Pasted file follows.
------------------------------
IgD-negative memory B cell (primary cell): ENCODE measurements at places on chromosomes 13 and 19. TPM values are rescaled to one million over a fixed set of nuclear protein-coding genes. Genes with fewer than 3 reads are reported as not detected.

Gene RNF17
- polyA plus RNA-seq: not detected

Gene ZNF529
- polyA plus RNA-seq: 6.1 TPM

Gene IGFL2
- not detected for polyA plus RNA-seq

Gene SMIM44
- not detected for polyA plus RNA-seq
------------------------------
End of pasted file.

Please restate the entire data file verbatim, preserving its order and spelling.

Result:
IgD-negative memory B cell (primary cell): ENCODE measurements at places on chromosomes 13 and 19. TPM values are rescaled to one million over a fixed set of nuclear protein-coding genes. Genes with fewer than 3 reads are reported as not detected.

Gene RNF17
- polyA plus RNA-seq: not detected

Gene ZNF529
- polyA plus RNA-seq: 6.1 TPM

Gene IGFL2
- not detected for polyA plus RNA-seq

Gene SMIM44
- not detected for polyA plus RNA-seq